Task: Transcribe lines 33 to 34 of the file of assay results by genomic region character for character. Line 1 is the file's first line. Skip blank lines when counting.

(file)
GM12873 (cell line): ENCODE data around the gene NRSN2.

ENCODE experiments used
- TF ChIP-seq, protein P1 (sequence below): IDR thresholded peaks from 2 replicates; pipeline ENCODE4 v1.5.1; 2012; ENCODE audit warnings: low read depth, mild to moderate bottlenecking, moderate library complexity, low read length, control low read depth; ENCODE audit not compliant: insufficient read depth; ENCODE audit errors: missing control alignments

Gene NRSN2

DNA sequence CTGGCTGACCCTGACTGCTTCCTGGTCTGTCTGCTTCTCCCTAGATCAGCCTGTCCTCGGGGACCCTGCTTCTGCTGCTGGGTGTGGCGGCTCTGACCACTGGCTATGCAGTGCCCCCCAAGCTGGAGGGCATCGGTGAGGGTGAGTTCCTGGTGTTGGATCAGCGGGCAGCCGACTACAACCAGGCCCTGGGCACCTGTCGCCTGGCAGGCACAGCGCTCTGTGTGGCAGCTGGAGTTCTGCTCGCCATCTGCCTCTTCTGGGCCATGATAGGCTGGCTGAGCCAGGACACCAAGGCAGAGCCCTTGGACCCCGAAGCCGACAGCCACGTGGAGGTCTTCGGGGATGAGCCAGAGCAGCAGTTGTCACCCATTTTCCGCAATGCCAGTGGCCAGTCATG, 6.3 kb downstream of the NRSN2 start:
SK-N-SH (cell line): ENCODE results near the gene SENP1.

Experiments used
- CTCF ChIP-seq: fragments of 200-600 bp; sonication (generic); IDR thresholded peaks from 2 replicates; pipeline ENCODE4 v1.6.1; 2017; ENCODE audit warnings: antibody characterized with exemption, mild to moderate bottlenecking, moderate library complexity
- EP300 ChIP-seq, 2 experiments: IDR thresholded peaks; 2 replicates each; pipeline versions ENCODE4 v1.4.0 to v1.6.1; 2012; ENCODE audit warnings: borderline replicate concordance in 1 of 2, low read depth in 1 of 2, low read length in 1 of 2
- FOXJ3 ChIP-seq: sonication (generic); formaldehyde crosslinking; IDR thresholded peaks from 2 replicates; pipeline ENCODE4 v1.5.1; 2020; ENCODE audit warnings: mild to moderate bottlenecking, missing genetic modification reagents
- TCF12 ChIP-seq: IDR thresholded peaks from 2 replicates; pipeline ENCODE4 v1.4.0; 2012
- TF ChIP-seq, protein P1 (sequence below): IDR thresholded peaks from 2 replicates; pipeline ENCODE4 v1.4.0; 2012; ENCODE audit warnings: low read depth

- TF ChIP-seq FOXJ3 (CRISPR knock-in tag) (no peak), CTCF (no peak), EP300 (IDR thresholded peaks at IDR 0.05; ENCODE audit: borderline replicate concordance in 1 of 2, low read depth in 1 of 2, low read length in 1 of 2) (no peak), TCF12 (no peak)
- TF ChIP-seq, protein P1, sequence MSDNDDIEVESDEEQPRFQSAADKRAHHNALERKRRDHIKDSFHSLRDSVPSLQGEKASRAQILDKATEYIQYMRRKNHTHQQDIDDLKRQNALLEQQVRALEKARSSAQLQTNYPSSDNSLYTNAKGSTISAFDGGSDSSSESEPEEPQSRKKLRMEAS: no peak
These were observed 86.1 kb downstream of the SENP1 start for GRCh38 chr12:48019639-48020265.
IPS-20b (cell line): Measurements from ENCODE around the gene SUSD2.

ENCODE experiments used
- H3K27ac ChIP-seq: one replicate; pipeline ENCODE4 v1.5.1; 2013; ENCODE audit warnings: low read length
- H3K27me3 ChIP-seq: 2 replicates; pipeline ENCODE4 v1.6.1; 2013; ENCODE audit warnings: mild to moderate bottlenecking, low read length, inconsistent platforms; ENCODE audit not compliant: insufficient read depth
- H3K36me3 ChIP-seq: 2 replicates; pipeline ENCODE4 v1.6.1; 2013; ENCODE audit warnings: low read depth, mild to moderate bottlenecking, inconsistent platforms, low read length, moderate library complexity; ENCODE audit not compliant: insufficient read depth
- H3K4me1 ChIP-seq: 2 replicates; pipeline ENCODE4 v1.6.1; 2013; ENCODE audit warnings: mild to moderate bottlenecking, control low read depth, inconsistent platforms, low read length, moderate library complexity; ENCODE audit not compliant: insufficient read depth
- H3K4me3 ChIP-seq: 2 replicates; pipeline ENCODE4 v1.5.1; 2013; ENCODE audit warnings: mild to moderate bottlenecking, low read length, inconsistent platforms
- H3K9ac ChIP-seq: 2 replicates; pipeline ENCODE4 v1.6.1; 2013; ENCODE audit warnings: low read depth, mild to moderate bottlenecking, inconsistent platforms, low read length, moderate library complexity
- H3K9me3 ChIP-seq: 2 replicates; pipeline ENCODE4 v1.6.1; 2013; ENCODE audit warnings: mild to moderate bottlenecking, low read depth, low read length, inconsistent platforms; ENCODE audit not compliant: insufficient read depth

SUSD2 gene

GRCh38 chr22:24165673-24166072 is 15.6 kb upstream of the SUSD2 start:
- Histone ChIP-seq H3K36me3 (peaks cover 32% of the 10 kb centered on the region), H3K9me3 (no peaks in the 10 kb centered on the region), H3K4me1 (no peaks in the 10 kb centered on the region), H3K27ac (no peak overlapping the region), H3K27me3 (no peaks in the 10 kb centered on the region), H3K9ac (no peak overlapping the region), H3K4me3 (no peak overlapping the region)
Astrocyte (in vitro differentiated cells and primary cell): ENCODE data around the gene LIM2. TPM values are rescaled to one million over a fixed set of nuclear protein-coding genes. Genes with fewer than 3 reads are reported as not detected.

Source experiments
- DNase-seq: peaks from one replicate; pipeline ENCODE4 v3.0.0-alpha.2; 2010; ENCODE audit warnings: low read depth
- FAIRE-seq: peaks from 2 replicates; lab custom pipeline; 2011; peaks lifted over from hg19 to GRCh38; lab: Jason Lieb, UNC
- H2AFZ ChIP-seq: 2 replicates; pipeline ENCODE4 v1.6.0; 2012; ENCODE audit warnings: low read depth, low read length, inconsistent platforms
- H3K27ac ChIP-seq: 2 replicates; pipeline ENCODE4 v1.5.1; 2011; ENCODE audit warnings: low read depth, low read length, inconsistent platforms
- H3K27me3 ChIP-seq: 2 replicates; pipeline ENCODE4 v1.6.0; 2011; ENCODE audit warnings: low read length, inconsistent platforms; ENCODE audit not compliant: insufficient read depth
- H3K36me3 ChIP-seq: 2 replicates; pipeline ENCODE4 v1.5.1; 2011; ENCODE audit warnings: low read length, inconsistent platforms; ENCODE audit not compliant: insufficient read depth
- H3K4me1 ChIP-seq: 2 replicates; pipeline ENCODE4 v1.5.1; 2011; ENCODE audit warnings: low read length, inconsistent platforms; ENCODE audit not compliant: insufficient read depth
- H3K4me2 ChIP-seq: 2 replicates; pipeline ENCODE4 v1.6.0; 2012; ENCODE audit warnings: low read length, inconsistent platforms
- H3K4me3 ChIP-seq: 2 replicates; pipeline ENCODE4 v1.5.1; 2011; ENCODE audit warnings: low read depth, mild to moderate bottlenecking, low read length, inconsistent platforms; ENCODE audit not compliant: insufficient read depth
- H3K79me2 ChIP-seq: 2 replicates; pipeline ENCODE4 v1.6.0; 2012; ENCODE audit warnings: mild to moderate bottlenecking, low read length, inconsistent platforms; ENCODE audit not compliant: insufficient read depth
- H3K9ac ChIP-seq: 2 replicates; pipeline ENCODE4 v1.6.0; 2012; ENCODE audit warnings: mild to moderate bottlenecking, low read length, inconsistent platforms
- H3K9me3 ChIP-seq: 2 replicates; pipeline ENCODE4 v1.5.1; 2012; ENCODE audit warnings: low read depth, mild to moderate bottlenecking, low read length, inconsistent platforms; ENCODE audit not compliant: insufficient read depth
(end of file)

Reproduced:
- H3K27ac ChIP-seq: 2 replicates; pipeline ENCODE4 v1.5.1; 2011; ENCODE audit warnings: low read depth, low read length, inconsistent platforms
- H3K27me3 ChIP-seq: 2 replicates; pipeline ENCODE4 v1.6.0; 2011; ENCODE audit warnings: low read length, inconsistent platforms; ENCODE audit not compliant: insufficient read depth